Need Advice on New Trailer Setup Gone Bad

We recently bought a new (used) home for our park; it’s the first one we had moved in. I had a contract for $3650 to move it (about 25 miles) and set it up. I paid $1825 down with the balance due when the job was finished. The contract stated the job would be completed “on or before Oct 31” and would pass inspection.

We drove to the park (7 hours) on Oct 30, thinking the home would be setup on/by Oct 31 and we could give it the final touches and then rent it out. They delivered the home Oct 31 and said they couldn’t set it up until the following week. We had to be back in NC on Nov 3, so we left Nov 2.

The following week, the contractor couldn’t get to it, but he promised it would be done the next Monday (Nov 11). When we checked with him later that week, he said it was ready for inspection, except for the electrical. He said he needed to change the contract because he couldn’t do the electrical work, as the contract stated he would. He said he took $800 off the balance (we never negotiated this or agreed to it - he just decided on this amount). My partner (Don) was in PA at the time, but drove to GA, thinking he could get the electrical done, do the final touches, and get it rented. He got the electrical done, but the Code Enforcement said the installer was supposed to put plastic down before they blocked it, so it wouldn’t pass inspection. Don called the installer and he said he’d come by and put the plastic down the following week. He couldn’t wait (and was paying $80/night for a hotel while there), so he left.

The installer kept saying he’d be there “next Monday” and the Code Enforcement contacted us because he had taken all of the skirting and threw it in the yard (violating code) and also to inform us that the heat/air unit was left on the lot and in jeopardy of being stolen. After more excuses and delays from the installer, Don went back to GA on Dec 7 to finish the setup himself.

That weekend, the installer called again and promised he’d complete the job on Monday (December 9). When he hadn’t shown up by Monday afternoon, Don went and got the plastic himself and started putting it down. At 5pm on Monday, the installer called again and said he’d get to the plastic as soon as he could. Don told him not to bother, that he had already gotten it and started putting it down. The following morning (Dec 10), the installer showed up and finished putting it down.

He’s now demanding payment of the full balance (less the $800 he decided to deduct because he couldn’t do the electrical). We told him we were going to reduce it by the amount of rent we would have received for the 40 days it was past schedule. At $475/month, this comes out to $633.

Unless we pay the full amount, he’s refusing to give us some sticker that we need to connect the utilities. I think we’re being more than fair. We’ve had two extra trips there (one from PA), which cost $500+ in fuel and $600+ in hotel bills. We’re not asking for that - just compensation for the time the trailer was unavailable because he didn’t meet his contractual obligations.

I’ve just left a message for our attorney, but I thought I’d run it by you as well.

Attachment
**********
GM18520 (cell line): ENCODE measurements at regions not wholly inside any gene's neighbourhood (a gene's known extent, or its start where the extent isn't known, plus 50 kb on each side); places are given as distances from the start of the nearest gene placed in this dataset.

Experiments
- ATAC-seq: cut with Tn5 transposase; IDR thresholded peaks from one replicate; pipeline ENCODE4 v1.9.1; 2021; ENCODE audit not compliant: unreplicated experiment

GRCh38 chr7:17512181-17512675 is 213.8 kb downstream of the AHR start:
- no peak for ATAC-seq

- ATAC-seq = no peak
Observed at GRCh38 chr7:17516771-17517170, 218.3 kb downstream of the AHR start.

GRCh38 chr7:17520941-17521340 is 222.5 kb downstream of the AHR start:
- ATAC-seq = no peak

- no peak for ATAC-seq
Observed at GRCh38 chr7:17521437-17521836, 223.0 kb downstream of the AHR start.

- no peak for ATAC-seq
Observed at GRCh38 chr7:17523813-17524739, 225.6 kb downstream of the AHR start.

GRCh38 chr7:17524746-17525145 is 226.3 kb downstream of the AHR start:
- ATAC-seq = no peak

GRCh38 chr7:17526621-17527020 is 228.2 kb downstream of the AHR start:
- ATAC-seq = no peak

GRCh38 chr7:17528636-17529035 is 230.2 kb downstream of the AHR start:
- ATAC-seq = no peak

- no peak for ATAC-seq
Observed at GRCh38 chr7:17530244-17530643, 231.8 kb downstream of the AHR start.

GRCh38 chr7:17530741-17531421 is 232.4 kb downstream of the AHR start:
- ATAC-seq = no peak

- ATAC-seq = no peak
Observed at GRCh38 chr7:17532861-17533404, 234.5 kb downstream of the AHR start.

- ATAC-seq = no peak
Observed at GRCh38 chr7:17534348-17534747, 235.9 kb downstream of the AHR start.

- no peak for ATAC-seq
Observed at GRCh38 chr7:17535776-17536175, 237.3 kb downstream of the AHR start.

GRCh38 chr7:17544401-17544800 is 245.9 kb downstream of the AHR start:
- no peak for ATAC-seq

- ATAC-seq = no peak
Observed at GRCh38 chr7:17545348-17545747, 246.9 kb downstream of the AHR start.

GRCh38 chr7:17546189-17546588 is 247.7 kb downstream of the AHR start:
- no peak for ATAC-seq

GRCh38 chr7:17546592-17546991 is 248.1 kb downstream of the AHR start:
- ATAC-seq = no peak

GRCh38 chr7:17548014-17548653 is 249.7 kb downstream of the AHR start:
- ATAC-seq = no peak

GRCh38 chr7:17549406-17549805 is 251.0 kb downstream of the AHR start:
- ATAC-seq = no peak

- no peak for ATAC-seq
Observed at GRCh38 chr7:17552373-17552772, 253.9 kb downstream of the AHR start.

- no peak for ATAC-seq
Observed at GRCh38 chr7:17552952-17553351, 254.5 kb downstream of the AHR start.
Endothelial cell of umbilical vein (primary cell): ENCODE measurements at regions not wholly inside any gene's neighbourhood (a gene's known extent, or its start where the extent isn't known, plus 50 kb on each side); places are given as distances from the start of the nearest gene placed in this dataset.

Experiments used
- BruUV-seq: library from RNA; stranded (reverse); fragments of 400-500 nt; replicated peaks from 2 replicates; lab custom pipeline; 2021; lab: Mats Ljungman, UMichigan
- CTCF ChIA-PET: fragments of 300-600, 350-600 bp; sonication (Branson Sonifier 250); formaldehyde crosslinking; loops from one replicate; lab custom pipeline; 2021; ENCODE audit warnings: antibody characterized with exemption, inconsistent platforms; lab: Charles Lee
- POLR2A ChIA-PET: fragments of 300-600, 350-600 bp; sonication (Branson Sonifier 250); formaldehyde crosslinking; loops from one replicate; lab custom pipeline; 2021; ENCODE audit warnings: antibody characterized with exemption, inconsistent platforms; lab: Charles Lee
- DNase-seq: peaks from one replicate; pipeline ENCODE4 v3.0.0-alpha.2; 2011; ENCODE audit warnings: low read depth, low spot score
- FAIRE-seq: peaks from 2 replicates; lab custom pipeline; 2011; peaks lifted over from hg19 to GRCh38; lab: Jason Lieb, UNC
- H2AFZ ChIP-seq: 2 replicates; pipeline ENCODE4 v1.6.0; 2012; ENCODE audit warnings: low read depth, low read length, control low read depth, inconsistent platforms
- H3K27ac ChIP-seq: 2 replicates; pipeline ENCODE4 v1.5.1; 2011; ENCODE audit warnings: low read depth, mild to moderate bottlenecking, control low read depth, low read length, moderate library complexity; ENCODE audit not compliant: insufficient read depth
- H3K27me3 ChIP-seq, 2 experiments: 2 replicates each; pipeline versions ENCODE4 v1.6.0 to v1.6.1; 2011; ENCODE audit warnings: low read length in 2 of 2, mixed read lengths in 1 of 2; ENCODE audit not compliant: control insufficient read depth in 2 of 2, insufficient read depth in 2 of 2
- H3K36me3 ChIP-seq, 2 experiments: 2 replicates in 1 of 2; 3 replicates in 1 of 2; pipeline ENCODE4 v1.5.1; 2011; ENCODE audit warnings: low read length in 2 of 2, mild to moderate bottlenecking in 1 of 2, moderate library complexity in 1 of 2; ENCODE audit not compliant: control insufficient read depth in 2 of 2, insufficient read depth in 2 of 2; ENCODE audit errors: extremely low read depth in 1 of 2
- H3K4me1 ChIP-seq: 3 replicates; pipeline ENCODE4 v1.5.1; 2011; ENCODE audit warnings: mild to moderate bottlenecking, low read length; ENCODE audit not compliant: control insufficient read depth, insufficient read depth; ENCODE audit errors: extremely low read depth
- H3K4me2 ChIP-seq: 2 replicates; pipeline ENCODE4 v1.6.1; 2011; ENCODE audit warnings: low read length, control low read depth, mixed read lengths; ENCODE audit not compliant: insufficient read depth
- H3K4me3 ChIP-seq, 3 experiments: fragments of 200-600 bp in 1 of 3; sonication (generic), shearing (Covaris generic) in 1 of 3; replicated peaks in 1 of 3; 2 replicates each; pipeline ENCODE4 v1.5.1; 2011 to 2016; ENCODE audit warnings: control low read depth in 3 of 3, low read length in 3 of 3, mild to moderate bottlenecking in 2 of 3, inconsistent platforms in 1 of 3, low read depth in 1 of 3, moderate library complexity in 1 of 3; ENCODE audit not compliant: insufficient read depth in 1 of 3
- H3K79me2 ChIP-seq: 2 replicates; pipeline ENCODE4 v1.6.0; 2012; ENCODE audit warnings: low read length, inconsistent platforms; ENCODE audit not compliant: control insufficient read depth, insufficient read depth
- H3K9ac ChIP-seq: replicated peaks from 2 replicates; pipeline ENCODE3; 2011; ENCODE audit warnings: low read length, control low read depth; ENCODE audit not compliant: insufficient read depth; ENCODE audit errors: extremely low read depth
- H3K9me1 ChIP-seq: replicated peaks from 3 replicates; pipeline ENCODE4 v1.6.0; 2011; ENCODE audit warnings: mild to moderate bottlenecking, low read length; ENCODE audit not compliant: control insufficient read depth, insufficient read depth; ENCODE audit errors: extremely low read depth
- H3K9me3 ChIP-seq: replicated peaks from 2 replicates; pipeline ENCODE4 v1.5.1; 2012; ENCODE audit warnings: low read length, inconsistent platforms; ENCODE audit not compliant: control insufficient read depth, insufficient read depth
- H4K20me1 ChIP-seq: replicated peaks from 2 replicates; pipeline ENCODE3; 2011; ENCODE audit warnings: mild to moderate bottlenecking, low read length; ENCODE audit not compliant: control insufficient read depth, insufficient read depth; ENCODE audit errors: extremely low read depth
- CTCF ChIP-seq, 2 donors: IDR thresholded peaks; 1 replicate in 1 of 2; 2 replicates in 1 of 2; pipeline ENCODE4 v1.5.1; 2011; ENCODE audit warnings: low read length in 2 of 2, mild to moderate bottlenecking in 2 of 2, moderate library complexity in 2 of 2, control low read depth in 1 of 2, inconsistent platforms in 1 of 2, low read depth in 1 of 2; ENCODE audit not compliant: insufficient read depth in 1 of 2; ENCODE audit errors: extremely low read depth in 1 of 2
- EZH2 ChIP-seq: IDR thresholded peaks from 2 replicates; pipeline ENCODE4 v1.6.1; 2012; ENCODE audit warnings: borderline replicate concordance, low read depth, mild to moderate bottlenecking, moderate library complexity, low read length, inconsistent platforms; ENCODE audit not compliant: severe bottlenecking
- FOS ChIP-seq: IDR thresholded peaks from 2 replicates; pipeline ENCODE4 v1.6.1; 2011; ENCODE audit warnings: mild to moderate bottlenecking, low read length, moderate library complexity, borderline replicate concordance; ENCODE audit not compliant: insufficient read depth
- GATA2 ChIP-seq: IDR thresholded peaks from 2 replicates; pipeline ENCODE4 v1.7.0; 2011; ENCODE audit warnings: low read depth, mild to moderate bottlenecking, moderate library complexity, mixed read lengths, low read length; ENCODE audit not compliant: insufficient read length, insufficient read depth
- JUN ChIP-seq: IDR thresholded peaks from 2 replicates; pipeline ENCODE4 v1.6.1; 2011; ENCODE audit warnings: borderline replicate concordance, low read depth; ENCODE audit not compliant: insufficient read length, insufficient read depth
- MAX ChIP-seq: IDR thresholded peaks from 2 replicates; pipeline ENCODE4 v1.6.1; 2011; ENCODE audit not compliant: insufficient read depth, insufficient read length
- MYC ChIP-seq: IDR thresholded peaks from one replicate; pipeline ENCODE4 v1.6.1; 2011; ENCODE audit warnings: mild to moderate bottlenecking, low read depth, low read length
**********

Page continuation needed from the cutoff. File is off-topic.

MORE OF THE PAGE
Obviously, if you truly have to have a “sticker” from the installer to get the utilities turned on and occupy the house, then you have no choice but to pay the mover and get the sticker. You might then file a lawsuit in small claims court against the mover for all the bad things he did, and raise the ante by turning him into the state body that governs installers (they are licensed by the state). But the truth is that you’re never going to do that, because the cost to go to court is more than the money involved, and you might lose (remember the O.J. jury). So the only lesson learned is that mobile home movers/installers are a pretty lousy group, and you better vet any mover in depth before hiring them on. Talk to retailers and people who move a lot of homes, and see who they recommend. You also need to put in more items into your contract, such as daily penalties for failing to get the job done by a certain date. Those would hold up in court, if you had to go there. Also have Kurt Kelley at Mobile Insurance make sure that you have the correct insurance protections against their screw-ups. And don’t forget to use smart phone photos more aggressively. You don’t need to fly down there to check on things – have your manager send you a photo of the lot and/or home at each step in the process.

Thanks Frank. Good advice, especially about having the contract be more specific. We did ask around for mover recommendations, but there was no consensus - one person would recommend someone and the next person would tell us to avoid them. Surprisingly, most movers we called either didn’t return calls or couldn’t do the job for a month or more (and we needed it moved quickly because the lot rent was $400 where it sat).

Since this dispute arose, we also discovered (via the zoning office) that the person we have a contract with isn’t licensed in the state. The city has a different name on the contract, so Don (my partner) called that guy (who has to issue the sticker) and he said the lets this guy “use” his license.

We were also fined $70 because he didn’t get the permit before he moved it into the park. Originally, he added the cost of the fine to the bill, but he agreed to deduct that when we pointed out that it was his fault. I called him to be sure he had the permit information taken care of, but I (foolishly) didn’t call the city to verify when he said he did. Live and learn. I just wouldn’t think they’d require this kind of oversight.

Actually, small claims court is only $69, so that’s a possibility. Since buying the park, I’ve gotten rather familair with the courtroom (evictions).

We do have someone there who can send photos, but Don wanted to be there himself to oversee the electrical and to get it ready to rent.